It would be a greatly needed research to see how the likes of Shariati and Al-e Ahmad were the prophets of retrogression that took shape among Iranian intellectuals during the last decades of Shah's regime. For a long time, Shariati was allowed to present his speeches at hoseinieh ershAd in jAdeh-e ghadeem-e shemiran, which is now called Shariati street.
Shariati was a symbol of animosity with liberal democracy in the years following KhordAd 1342. The youth, who were disappointed with the last failure of Jebh-e Melli government of 1339, to establish democratic monarchy in Iran, either went the Islamist way of Shariati, or followed the leftist path of cherikhA-ye fadAyii khAlgh.
Another prophet of retrogression in those years, who highly influenced the youth was jalAl-e Al-e Ahmad. His infamous book called "gharb zadegi", did more damage to the Iranian youth's social thought, than any other book I can think of. It was in a way like Unabomber's hatred for modernization.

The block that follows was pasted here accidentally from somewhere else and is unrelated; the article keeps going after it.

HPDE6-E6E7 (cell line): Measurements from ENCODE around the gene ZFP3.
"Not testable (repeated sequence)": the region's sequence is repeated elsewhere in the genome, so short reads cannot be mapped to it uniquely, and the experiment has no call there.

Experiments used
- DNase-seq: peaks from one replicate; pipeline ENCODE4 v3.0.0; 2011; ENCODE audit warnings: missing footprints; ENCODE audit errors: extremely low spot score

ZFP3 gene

I have written a series of articles fifteen years ago, entitled Progressiveness in the Present Epoch, where I explained how I see the formation of the retrogression (vApas-garAii) that finally took over Iran as Islamic Revolution. 
I hope Iranian scholars do more research into how the ideas of the likes of jalAl-e Al-e Ahmad and Shariati have damaged Iranian social development so much in the last quarter century.
Sam Ghandchi
Oct 26, 1999

* The above article was first posted on SCI (soc.culture.iranian) Usenet newsgroup on Oct 26, 1999


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